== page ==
Friday, July 31, 2009

Social Media Show and Tell

1971 Lambsie at show and tell Mary Abraham's post 'The Four Chickens Problem' got me thinking. She's been writing and thinking about e.g. enterprise 2.0 (tools) adoption and warns not to throw tools/solutions at the "nearest group of people. She says:

In order to achieve changed behavior (or adoption of a new tool) we must:

  • Educate people as to the actual cause of the problem.
  • Educate people as to the theoretical benefits of the proposed solution.
  • Prove the solution in such an obvious way so that you make the theoretical real.
  • Include monitoring and evaluation to keep proving your case as you implement the solution in their community.

The comments made on this post are interesting to read too.

As I said it got me thinking (and that's why I commented on her post). Because in my experience showing people how I use and enjoy social media applications also helps the 'selling' and 'adoption' of social media/enterprise 2.0/...

I find that with social media you have to dip in to experience it. Can you explain what the use of Twitter is, before you've used it? I couldn't. And by trying it I understood (or try to).
To give you an example. I've been talking to colleagues about social media for some time (- the underlying mechanisms, theory, etc). And some of them caught on quickly. But not many actually went out and tried using the tools. So, I looked for some cases, set up the tools for them and helped them start using them. Now, they're really getting it.

It's a "social media show-and-tell". (Or should it be tell-and-show, relating to Mary's list?) And I don't think this only works for social media, by the way.

Does this make sense? Or are you already doing this in your company? Please share your ideas and experiences!

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Overcoming Reluctance to Share Ideas

light-bulb-idea-hand Lifehacker has a nice piece to convince people who are reluctant to share ideas to do this early. It's a good article. And it's my personal experience too. Share your thought and ideas as soon as you can or dare, and your idea will crystallize much faster. It's one of the reasons I blog.

But the Lifehacker post doesn't take away something that can be taken away. Because even if you learn to share early, you still can experience that people hate to hear ideas that cannot be made right now. Or they'll start scrutinizing your idea instead of building upon it. Even worse, they'll steal your idea and tell all it's their idea and get the credit. Truman's quote is true: "It is amazing what you can accomplish if you do not care who gets the credit." But it's also idealistic. We do care who gets the credit.

How can we overcome these human traits? Well, that's easy. And that's why I like social media. A blog or a wiki helps you share an idea, even if that idea is crazy, not finished, etc. A blog or a wiki saves the idea together with your name and the date/time you submitted it. Now others can take the idea, scrutinize and build upon it. But you're always the one that came up with the idea first (or at least you're the first one that wrote it down). You can prove it.

What do you think? Does this help you jot down ideas sooner?

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Thursday, July 23, 2009

Different types of content

Mark Morrell of BT has an interesting post on the different types of intranet content they distinguish. I commented on this post, but would like to extend my comment here.

Mark distinguishes between personal, crowd, team and formal content. I commented:

Interesting post! What I was wondering is: is this list right? For you I understand it is. But can’t ‘team’ content be ‘formal’ for instance? And isn’t ‘personal’ a security issue? For instance, I’m working on some content I don’t want to share yet (so it’s personal), but in time it will be in the category ‘crowd’? I’ll blog about this and tell you what my categories are. Thanks for sparking this discussion.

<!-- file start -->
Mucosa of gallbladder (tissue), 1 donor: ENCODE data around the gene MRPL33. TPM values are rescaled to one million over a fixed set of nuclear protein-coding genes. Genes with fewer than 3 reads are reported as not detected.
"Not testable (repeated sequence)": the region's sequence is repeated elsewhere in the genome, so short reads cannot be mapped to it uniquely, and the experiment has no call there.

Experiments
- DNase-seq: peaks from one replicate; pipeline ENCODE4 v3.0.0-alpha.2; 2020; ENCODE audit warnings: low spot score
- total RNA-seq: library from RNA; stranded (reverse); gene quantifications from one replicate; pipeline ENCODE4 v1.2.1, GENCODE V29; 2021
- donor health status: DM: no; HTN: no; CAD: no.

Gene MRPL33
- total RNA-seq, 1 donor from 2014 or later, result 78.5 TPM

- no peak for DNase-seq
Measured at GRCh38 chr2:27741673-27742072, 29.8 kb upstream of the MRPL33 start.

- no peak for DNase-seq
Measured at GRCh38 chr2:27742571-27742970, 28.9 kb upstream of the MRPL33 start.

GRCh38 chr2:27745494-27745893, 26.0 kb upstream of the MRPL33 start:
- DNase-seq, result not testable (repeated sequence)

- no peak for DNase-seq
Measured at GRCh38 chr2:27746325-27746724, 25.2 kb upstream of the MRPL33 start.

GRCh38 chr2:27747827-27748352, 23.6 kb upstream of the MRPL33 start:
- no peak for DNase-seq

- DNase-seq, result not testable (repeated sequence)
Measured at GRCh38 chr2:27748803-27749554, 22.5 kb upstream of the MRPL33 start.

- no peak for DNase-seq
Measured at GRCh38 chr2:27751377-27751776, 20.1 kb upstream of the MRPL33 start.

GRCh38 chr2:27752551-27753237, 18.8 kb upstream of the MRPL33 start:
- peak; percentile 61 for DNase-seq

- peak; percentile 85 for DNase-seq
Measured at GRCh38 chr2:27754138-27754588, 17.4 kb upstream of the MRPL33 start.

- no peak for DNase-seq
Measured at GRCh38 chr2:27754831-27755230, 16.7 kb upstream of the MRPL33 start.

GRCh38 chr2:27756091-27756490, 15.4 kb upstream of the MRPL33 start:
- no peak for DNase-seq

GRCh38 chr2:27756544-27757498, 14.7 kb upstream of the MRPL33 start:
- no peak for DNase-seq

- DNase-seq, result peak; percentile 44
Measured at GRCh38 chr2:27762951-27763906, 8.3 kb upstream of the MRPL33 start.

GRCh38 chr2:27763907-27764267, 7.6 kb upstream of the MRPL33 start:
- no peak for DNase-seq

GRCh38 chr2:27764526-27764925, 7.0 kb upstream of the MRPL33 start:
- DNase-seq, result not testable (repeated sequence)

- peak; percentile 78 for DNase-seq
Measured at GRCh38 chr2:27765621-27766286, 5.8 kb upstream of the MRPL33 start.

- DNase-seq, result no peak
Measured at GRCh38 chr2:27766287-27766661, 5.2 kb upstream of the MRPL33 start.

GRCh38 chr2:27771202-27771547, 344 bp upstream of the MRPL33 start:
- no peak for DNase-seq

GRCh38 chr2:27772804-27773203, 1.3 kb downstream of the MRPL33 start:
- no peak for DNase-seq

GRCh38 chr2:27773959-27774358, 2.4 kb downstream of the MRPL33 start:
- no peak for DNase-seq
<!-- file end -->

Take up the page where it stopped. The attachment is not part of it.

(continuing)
I'm curious if you agree with my remarks. Do you make different distinctions?

Anyway, I think it's great BT is distinguishing between content. I find that lots of content that is now on intranets shouldn't be their anyway. And I see that BT is not only making this distinction but also providing different applications to create and share the content (blog, wiki, CMS, etc.).

As information architect I also distinguish information types. My list is:

  1. product info (product data, specs, competitor info, etc.)
  2. project info (tasks, calendars, meeting minutes, etc.)
  3. department info (presentations, etc.)
  4. process info (process descriptions, working methods, templates, etc.)

What we're seeing now is that our intranet contains all kinds of info. I find our intranet (traditional CMS with 1-to-many publish method) should only contain process information. Process information incorporates news and who-is-who info as well.

All these info types can be given authorization levels, allowing certain information to be kept personal or shared within a team or project.

Does this make sense? Again, do you distinguish between information types and manage them differently?

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Contribute to the Global Intranet Strategies Survey for 2010

Jane McConnell's 'Global Intranet Strategies Survey' for 2010 is up and ready. (It has been for some time...) It's waiting for you to join and contribute!

For a couple of years now we've been participating in this survey. I wrote about it a couple of times (e.g here and here). I enjoy participating for lots of reasons. Among others:

  1. it helps me think about intranet in a structured way
  2. it benchmarks our intranet
  3. the survey itself is basically a checklist for a good intranet
  4. it sparks thinking about intranet (improvement)

Lots of companies have contributed to this survey and our knowledge of intranet strategies. I hope new participants will also join this year and share their intranet experiences.

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Tuesday, July 21, 2009

#yam For Blogs

Several times now I've posted about the integration of internal and external blogs.

I told you about our internal microblogging experiment with Yammer. (Things are still going OK, by the way!) And if you're on Twitter you may have seen this: #yam. Some people have asked me what that means. Well #yam integrates Twitter with Yammer. So, if I tweet something I'd also like to share internally (with my colleagues), I add #yam to the tweet. That tweet is then retweeted into Yammer automatically. Great feature!

But that got me thinking. Wouldn't it be nice to have such a tag for certain blogposts. So you add a (hash)tag to a blogpost on your external blog and it automatically also gets published on your internal blog. This solves my problem of posting twice using copy-paste.

What do you think of this idea? And if you have an internal and external blog, how do you maintain them? Do you copy posts from one to the other?

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Monday, July 20, 2009

Innovation in Turbulent Times